Capitalism works because humans are naturally greedy. Yes Gekko nailed it. But it only works — on its own — to a degree. Without intelligent rules constraining capitalistic practices capitalists all gravitate toward that ultimate market force, the monopoly. Without boundaries capitalistic entities seek to control all that they can; their resources, their costs and their consumers, for their ultimate goal of maximum capital.
The problem today is that regulations which govern markets are not intelligent enough. If they were we wouldn’t need the DOJ to continuously investigate companies like Microsoft. While Gates was “doing the rest of us an immense service” he was also making boat loads of money and scheming how to make more. His greed, as does all pure capitalists’ greed, led him to subsume and control all that he could. Better rules would help level the playing field between the 1s and the 99s, between the rentiers and the renters, between the capitalists and the workers.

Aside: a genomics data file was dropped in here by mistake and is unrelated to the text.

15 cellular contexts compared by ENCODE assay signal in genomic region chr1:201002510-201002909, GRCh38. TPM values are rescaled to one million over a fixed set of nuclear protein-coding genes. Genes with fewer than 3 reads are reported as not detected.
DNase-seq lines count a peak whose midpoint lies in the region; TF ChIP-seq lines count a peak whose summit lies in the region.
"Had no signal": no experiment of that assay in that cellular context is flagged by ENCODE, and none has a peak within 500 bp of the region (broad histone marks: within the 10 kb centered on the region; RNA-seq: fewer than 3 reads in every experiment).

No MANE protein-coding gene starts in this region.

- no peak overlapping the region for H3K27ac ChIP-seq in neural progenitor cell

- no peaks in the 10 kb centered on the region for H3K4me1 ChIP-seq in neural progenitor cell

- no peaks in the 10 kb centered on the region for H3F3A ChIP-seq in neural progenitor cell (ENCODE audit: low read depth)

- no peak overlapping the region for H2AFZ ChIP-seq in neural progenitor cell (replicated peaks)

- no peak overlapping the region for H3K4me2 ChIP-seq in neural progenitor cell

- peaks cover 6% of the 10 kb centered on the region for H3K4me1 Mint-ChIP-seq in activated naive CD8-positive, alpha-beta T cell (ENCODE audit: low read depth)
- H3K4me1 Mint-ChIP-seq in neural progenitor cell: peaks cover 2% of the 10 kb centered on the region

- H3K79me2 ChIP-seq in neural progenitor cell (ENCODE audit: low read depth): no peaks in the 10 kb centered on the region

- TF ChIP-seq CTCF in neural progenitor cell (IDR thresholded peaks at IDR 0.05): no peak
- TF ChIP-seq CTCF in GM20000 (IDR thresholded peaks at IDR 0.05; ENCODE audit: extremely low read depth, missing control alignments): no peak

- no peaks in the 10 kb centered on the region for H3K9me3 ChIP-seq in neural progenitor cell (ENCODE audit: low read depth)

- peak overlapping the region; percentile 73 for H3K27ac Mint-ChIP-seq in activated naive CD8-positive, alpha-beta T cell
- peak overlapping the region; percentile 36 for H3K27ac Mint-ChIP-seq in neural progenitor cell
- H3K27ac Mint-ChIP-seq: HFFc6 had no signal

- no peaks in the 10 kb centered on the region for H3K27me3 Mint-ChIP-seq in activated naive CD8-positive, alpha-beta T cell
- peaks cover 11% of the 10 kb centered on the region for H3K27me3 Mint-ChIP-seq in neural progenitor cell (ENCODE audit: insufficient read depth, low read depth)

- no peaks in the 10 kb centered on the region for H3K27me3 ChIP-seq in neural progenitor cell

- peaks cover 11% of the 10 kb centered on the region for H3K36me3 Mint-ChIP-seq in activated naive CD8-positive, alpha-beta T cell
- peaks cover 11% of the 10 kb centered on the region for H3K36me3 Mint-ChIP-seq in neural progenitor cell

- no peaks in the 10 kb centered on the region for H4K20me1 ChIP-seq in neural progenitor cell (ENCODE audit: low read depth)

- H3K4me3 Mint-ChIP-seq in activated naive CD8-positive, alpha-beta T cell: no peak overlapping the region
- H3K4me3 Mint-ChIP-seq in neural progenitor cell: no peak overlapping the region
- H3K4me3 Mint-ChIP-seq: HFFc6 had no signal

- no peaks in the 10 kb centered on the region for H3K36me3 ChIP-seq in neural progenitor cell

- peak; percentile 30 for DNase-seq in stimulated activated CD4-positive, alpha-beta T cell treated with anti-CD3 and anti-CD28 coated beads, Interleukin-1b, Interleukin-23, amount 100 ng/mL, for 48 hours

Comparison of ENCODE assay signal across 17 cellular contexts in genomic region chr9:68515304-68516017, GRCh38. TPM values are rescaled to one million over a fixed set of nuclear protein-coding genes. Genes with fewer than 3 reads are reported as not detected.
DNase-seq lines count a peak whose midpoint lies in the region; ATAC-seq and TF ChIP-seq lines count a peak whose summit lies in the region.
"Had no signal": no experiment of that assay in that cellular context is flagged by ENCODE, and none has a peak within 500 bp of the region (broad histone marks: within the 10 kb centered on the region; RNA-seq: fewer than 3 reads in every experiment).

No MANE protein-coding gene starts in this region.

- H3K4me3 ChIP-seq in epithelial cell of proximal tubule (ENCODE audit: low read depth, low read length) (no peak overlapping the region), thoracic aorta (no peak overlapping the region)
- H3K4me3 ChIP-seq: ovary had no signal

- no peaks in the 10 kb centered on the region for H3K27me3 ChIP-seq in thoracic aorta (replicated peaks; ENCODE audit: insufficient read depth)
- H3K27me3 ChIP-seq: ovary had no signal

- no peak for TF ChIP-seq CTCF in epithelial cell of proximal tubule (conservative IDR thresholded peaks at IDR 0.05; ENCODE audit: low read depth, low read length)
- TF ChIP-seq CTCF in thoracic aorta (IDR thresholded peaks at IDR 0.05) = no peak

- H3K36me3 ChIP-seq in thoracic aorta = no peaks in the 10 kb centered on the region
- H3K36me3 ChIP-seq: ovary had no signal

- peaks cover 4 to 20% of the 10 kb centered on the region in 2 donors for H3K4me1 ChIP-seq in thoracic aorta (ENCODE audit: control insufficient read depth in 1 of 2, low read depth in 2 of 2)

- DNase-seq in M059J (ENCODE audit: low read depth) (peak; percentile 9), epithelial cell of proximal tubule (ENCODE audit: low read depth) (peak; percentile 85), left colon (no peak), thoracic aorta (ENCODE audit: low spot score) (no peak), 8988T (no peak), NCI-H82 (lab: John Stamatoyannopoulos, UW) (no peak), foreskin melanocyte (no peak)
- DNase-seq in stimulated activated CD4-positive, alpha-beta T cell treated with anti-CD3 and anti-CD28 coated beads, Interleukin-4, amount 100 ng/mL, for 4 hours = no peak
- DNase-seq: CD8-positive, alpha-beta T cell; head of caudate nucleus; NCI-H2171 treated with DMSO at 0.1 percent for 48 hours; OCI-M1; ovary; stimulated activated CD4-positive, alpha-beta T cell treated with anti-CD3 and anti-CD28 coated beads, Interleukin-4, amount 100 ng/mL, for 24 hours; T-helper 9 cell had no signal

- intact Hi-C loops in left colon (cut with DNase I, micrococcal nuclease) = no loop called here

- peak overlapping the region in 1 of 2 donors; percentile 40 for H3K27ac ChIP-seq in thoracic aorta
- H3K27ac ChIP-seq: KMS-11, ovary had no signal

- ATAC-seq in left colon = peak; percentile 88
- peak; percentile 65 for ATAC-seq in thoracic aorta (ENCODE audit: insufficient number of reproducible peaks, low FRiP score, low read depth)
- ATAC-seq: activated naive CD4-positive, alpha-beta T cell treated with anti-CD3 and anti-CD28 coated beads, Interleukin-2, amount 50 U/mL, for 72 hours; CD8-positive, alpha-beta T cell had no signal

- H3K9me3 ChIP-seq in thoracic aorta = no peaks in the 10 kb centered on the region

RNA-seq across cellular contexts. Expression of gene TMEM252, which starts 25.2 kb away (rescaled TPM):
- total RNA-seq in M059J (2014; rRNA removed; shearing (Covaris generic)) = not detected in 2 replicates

Socialism does suffer from being a coercion of sorts. Although altruism, some believe, allowed humans to group, team-up, support and help themselves and each other during evolution’s long march, its influence cannot compete with greed. Greed wins every time. So to get people to share, openly and consistently, against their natural tendency toward avarice, people must be forced to contribute in a socialistic society. Which, as we know, in its pure form, tends to break down (primarily due to this conflict between greed and enforced altruism).
The rules are inadequate. Better rules are required. Our current rule set, the U.S. Constitution, may need some adjustments (corporations are not people, congressional term limits, campaign contribution reform). Without more intelligent constraints capitalism will continue to be looked at as a necessary evil, but an evil none-the-less.